About 15 minutes later a clown got on the bus – he was a really horrible clown and kept screeching propaganda against the Americanos. He was so annoying and his voice sounded like fingernails scraping down a blackboard. Thank God our stop came up and we were able to get off the bus. You sure do get your money’s worth on those suicide busses. Not only the thrill of a lifetime, but a bit of education too. All for 5 pesos.
So it was time for Anne and Dick to go home – we spent the afternoon around the pool like any other guest, swimming, sunbathing and drinking pina coladas, then we went to Dinner at an Italian restaurant in the Marina. It just opened a couple of days ago and has very few customers yet. The food was pretty good – great pizza. The best thing that restaurant has in their bread. They make great bread. I spoke to the owner and suggested that they sell the bread in the marina to the yatistas. There is very little good bread to be had in Mexico because its not in their normal diet. He thought it was a good idea and I bought a loaf from him. Actually it was half a loaf because they make very big loaves.
When we got back to the boat we had a little goodbye ceremony. In particular we promoted Dick from Swab to Mate and gave him a commemorative t-shirt, which had a pretty laid back bloke in deck chair at the beach and a bunch of Spanish we didn’t understand, but liked the picture. I wrote Mate underneath the picture. We gave Anne a little ankle bracelet so that she would look a little more like a cruiser (sort of hippyish), and then we all went to bed.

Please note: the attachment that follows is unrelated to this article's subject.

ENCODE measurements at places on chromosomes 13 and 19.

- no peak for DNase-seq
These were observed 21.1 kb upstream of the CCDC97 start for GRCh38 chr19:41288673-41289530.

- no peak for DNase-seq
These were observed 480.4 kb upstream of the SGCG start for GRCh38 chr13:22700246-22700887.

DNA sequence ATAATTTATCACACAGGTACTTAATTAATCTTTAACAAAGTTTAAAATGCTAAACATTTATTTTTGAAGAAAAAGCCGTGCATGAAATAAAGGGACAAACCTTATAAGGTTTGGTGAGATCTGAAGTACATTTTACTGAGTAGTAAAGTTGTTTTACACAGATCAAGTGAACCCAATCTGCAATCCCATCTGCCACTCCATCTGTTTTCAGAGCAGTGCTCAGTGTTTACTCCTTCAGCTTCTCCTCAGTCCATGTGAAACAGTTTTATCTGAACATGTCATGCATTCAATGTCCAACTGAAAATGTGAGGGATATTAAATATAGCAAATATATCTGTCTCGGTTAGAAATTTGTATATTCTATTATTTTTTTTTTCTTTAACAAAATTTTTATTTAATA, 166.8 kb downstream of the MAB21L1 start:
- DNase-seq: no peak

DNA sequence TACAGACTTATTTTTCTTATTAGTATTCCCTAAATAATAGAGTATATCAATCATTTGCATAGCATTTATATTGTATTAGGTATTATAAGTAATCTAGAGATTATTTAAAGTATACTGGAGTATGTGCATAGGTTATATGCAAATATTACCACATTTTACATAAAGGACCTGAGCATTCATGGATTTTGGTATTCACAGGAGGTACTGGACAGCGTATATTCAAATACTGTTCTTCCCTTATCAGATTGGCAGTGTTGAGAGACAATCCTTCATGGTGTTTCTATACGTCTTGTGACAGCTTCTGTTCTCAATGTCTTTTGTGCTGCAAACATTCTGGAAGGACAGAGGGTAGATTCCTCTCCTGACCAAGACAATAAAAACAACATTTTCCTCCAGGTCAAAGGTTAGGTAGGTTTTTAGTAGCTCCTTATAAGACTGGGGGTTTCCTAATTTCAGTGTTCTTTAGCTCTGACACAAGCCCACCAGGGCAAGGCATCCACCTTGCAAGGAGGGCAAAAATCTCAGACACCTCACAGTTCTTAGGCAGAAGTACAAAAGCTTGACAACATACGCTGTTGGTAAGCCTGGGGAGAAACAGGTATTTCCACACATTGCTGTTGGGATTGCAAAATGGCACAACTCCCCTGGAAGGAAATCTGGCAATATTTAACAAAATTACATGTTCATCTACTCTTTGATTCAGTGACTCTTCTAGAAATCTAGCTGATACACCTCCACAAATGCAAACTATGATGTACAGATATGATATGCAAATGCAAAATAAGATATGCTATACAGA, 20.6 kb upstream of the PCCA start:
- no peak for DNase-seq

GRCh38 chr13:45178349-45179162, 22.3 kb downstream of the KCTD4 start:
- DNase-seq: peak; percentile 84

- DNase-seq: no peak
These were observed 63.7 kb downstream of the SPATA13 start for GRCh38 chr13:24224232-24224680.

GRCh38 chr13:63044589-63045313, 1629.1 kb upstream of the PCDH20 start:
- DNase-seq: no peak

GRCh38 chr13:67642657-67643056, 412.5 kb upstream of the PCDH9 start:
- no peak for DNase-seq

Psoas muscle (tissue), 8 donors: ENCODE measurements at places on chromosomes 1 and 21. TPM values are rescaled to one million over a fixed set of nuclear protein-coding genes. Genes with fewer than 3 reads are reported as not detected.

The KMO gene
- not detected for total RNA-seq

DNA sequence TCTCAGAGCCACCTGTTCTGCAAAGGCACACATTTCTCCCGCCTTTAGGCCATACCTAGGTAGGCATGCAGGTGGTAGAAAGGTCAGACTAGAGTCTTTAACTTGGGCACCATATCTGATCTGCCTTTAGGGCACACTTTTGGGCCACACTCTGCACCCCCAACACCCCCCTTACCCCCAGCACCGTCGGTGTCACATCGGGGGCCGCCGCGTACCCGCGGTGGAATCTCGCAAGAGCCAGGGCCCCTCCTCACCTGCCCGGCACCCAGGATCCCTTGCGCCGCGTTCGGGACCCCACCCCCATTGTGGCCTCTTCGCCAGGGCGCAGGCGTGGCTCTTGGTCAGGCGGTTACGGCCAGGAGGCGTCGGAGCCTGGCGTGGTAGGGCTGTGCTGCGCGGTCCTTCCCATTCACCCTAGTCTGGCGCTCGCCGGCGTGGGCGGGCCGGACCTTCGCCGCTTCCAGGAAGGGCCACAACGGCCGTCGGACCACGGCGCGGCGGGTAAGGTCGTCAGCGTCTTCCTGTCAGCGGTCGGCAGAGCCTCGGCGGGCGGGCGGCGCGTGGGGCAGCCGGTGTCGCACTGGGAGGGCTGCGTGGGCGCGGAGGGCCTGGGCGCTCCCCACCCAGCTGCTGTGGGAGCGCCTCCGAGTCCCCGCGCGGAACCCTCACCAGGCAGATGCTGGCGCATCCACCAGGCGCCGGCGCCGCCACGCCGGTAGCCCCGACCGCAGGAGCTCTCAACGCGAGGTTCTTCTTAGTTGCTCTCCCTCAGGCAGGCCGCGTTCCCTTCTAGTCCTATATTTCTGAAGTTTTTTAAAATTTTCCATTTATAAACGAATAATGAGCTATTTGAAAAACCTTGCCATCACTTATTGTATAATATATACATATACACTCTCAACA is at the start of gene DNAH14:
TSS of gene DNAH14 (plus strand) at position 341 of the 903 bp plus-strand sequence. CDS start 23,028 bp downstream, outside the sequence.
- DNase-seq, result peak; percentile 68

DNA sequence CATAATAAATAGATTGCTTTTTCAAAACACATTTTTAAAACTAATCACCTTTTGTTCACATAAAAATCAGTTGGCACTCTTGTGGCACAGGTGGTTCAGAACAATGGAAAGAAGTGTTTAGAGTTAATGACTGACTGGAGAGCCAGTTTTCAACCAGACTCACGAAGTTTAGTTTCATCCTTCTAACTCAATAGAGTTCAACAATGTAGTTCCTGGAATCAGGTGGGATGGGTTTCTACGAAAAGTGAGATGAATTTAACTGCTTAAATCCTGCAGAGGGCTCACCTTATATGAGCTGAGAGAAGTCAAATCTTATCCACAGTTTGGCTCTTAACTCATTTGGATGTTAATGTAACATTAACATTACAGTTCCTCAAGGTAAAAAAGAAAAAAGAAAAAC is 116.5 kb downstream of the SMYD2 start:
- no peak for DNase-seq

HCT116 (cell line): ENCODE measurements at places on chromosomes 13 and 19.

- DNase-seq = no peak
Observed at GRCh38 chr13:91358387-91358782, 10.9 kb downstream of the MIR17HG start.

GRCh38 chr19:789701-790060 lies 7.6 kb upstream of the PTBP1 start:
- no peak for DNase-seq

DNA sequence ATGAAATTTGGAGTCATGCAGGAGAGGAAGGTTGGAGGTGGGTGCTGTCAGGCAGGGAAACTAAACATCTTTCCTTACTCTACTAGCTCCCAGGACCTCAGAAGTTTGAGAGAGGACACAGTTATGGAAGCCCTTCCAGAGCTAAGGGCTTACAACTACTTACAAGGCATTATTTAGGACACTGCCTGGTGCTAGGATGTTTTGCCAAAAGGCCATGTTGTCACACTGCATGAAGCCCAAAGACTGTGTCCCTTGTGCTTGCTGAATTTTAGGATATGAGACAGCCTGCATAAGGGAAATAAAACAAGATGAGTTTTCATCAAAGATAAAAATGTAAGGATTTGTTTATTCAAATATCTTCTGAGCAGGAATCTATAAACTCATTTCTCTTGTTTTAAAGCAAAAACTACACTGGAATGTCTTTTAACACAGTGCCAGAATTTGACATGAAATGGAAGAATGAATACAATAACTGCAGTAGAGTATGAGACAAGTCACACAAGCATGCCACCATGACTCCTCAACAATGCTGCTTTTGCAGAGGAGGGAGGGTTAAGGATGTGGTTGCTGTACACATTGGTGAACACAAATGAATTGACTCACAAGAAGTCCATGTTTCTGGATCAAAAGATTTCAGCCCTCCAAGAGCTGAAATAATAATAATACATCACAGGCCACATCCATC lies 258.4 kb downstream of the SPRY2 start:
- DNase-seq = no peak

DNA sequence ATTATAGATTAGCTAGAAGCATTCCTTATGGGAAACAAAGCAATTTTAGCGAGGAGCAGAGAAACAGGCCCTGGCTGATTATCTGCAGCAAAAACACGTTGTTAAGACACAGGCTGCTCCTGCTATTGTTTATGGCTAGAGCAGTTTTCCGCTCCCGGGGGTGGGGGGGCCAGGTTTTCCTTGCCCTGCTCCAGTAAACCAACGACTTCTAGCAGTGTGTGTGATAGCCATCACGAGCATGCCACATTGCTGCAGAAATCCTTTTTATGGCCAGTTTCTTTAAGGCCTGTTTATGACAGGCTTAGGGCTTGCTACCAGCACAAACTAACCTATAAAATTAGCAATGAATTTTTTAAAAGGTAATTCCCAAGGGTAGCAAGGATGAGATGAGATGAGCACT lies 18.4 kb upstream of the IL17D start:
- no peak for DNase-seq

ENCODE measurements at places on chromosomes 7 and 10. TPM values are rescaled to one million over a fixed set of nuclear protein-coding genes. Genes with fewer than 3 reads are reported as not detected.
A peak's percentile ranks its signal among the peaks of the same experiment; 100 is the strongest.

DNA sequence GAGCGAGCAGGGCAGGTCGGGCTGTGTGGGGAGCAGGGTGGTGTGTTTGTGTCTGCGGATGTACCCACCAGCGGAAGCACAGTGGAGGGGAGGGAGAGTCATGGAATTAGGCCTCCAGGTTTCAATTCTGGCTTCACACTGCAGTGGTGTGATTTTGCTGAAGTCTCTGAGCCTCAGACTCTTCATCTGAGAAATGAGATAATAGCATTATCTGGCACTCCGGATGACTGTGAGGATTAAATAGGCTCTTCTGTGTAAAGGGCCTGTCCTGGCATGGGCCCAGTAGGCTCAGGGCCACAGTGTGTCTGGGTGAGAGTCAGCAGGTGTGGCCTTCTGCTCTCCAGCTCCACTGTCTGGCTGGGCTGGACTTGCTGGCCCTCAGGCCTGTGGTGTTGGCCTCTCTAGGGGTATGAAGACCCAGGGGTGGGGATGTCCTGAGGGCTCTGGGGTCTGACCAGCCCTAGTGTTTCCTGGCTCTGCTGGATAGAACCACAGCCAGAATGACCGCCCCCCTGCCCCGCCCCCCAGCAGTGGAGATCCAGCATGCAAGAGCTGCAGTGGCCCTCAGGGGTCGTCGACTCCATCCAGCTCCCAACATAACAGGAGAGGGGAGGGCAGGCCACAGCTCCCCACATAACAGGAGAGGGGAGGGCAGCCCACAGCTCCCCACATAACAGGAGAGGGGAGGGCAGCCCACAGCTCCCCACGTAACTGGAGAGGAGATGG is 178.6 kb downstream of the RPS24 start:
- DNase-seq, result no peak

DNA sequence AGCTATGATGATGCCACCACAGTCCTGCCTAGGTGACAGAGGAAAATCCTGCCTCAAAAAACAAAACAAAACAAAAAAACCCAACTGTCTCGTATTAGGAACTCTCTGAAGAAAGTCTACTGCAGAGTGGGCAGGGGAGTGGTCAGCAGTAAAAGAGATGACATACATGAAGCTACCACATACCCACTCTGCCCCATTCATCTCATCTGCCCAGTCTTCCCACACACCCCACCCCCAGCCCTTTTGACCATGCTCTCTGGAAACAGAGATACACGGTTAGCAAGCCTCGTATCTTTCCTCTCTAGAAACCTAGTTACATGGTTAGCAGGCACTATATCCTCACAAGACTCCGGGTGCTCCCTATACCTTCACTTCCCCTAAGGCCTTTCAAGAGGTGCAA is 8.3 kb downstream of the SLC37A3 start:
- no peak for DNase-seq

Tony took Anne and Dick to the hotel lobby at 6.45 next morning and they bussed back to Puerto Vallarta to catch their plane home. We were glad to be able to give them a little of the experience of cruising in Mexico as a preview of what they will be doing next year.
And they gave us their friendship and help along the way. I’m sorry that they have to go back to the cold, but also a little envious that they will be with their families during Christmas – and we won’t.
On our way to Zihuatanejo - at time of writing we have left Las Hadas and are sailing – yes I said sailing, we’ve got little wavelets – between 5 – 10 kn wind and we’re sailing at about 4 kn and the boat is pretty stable, enough for me to be below and typing. More later

Saturday, December 13, 2008

Punta Ipala to Manzanillo